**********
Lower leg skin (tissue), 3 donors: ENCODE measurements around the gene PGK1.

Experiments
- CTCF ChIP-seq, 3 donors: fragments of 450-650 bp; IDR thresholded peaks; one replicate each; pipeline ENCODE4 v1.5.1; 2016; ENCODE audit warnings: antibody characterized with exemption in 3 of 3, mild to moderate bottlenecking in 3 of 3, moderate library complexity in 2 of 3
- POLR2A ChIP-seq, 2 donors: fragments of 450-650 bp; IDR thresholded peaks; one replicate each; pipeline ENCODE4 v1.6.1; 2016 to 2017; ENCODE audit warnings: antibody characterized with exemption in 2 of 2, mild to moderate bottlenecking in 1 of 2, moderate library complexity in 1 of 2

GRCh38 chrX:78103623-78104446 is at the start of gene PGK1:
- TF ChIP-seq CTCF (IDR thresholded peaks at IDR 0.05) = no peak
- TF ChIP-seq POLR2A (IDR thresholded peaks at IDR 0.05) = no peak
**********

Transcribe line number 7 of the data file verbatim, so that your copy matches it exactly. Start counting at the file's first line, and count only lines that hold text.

- TF ChIP-seq POLR2A (IDR thresholded peaks at IDR 0.05) = no peak